Having Hard But Necessary Conversations
Updated: Nov 15, 2017
One of the greatest failings in leadership, organizational health, and interpersonal relationships is the inability of people to have hard but necessary conversations. It is difficult between individuals, but when this capacity is lacking in organizations or nations, it is a cancer affecting culture and capability. Fortunately, the skills can be learned, and the mechanisms put in place. I learned this while coaching rugby, and have seen the same techniques work to improve organizational health worldwide.
As Chairman of Selectors and Assistant Coach of the Developmental Rugby Team for the Eastern U.S., our team of selectors would evaluate hundreds of emerging players each year and rank them at least 10 deep. Eventually we would narrow the field to the 30 who would make the squad that year.
Our purpose was to 1) find ‘em, 2) grow ‘em, and 3) give them the exposure to advance to the senior territorial team, and then the national team.
Needless to say, there were more who didn’t make the squad than those who did. In those instances we tried to send them home having a good experience, feeling positive about bringing the learning back to their clubs to improve at the grass roots, and to encourage other emerging players to give it their shot.
The toughest part was to personally tell a lot of players they simply didn’t make the team. Most were grateful for the immediate individual feedback (vs. an impersonal letter or group announcement). All were disappointed. Some were upset and acted out.
There were a few lessons in this. The first was that as long as 95% of the people were going to be unhappy with your decision, you might as well have the best team on the field. The second was that we had a job to do; which was 1) to be fair and objective, 2) to communicate honestly (about the decision), and 3) to give guidance as to what they might do to improve, or contribute to the sport going forward.
Our role was not to put up with childish behavior from someone who was bitter. In those instances the standard remark was, “I know you are angry, but the decision you now face is this: Are you going to get pissed off and improve, or are you going to get pissed off and quit?” The second part of the message (for those behaving badly) was that our job as coaches and selectors did not involve being abused. When they could discuss it like an adult we'd be happy to have the conversation.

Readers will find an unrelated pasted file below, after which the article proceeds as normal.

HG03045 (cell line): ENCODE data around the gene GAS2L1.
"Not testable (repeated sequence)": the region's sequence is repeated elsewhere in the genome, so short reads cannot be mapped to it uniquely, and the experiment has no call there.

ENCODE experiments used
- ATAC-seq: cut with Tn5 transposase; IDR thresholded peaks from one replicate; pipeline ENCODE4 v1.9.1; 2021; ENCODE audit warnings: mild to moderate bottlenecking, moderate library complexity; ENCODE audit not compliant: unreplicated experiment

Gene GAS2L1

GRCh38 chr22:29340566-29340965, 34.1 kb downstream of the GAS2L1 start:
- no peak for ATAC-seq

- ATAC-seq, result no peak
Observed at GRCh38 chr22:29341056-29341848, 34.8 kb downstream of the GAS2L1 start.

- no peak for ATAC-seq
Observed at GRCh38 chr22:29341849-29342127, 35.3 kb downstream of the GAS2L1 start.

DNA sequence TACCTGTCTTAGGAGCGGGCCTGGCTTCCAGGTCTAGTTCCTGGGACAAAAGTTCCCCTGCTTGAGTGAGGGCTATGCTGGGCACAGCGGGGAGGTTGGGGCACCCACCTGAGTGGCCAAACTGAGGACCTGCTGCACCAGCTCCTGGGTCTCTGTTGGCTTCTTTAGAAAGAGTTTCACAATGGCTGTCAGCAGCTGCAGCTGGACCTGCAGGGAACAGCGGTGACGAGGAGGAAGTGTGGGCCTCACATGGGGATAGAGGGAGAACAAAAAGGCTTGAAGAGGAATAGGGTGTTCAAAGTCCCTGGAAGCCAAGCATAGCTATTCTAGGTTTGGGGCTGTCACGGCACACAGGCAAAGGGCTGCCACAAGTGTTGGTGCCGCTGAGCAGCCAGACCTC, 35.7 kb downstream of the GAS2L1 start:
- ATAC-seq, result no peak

It was a rare player who didn’t appreciate the candor. Our formal mechanisms, and our culture of honest communication enabled us to win national championships two out of three years. It raised coaches and captains at the club level by inspiring a new found worth. It challenged many a player to do what was necessary after not making the squad, to return the following year to win their spot, and from there advance to represent their country at the national level.
(In the spirit of this post, the photo above is a tribute to Nelson Mandela and Springbok Captain Francois Pienaar for leading the “Boks” to win the Rugby World Cup in 1995, uniting a country on the brink of civil war and inspiring the movie “Invictus.”)
George Henderson is Founder and Principal of the Top-Quartile Performance Institute (TQPI), a global community of transformational experts who partner with mid-sized to Fortune 500 companies on strategy, organizational development and continuous improvement. TQPI has a track record of delivering 10:1 returns and a >90% strategy execution success rate based on developing people rather than outsourcing the problem(s). Most recently George facilitated USA Rugby’s Strategy 2020 and founded the Rugby Business Executives Association (RBEA) as an industry council of TQPI.
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